Moving Back Home After College

For many of us who graduate from college and end up back in our hometowns, moving home is the only option. And it’s a great one, really, for any type of situation, whether you have a job, don’t have a job or are applying for graduate school. Living at home saves you money, gives you time to carefully plan your living situation (no shotgun roommate situations here!) and allows you time to spend with your parents and family before you are permanently on your own (after all, you just spent four long years away!).

However, the transition can sometimes be daunting. Rules to follow, space issues, ego issues. We all have them. Here are some ways to cope with moving back home to make the transition a little easier.

First, always look on the bright side. Saving money is a huge opportunity that many kids don’t take advantage of. I wish I had! The average apartment costs $1,200. Utilities an extra $200. Factor in food (if your parents don’t mind) and add in an extra $200. Imagine if you could save $1600 in just your first year. After Uncle Sam takes his share of your gross income, that’s $19,200!!! Almost $20,000 in your pocket. What would you do with that money? Invest? Save for a down payment on a house? The possibilities are endless. Now, if you don’t have a job, you have a wonderful opportunity to find as close to your ideal position as possible instead of working somewhere just so you can pay your rent and other bills. Take your time – you have the rest of your life to live on your own. This is the time to get off on the right foot financially!

Next, have a nice, adult conversation with your parents and maybe even our siblings. Plan out what your expectations are and also ask what their expectations are of you. Having a conversation about boundaries, ground rules and more before you have settled in will ensure that everyone feels comfortable with the situation and even prevent misunderstandings. Expect your family to forget things you discussed and just gently remind them. You will likely also have new things come up, so patiently set up another time to have a talk and start a new conversation.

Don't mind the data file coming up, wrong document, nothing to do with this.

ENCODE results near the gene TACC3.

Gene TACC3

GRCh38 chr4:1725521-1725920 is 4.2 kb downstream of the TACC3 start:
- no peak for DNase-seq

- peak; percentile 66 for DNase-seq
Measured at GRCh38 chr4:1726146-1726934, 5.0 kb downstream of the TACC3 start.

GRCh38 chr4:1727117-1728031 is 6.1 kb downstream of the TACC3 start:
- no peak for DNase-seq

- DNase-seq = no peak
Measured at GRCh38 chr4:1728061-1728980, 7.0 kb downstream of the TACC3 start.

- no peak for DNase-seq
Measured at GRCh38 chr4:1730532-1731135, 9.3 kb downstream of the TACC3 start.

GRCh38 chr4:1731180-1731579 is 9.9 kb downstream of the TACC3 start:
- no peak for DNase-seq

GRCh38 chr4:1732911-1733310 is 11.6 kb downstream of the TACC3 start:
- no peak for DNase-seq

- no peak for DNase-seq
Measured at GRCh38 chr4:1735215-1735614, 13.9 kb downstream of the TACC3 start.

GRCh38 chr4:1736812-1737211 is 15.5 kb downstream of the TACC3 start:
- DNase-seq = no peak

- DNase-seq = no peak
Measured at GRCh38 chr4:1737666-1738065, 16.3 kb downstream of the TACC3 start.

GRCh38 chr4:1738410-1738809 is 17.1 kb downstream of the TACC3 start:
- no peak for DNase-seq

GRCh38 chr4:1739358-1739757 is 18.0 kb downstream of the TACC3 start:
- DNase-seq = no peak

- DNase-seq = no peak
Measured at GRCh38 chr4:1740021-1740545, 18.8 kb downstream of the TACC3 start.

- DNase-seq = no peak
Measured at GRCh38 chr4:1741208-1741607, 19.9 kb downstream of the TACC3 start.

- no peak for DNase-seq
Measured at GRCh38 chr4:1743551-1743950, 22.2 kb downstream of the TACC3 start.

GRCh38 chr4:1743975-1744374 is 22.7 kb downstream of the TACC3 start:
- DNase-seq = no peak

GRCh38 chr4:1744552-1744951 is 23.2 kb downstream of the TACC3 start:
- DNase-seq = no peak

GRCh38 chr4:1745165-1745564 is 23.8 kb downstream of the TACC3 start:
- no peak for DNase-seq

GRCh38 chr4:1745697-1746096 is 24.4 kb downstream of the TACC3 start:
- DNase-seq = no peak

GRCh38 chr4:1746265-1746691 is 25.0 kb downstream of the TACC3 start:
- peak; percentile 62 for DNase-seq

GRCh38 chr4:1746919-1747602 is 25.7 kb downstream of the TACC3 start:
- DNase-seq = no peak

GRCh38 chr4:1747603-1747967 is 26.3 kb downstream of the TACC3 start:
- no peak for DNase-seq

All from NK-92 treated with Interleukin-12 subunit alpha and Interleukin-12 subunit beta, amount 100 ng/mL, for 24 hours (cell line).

Finally, try to emulate the schedule you had in college. The transition back home is much easier if you maintain a routine that works for you and that others in your family will have to respect. Join a gym or exercise class, meet up with friends regularly, anything to keep your work-life-home balance in check. It will leave you feeling as if you do have the space you crave but still able to enjoy the company of your loved ones while you live together.

Try your best to cherish this time with your family. The years will fly by quickly throughout your twenties, so this will be one period in your life that you will want to treat well and look on fondly.

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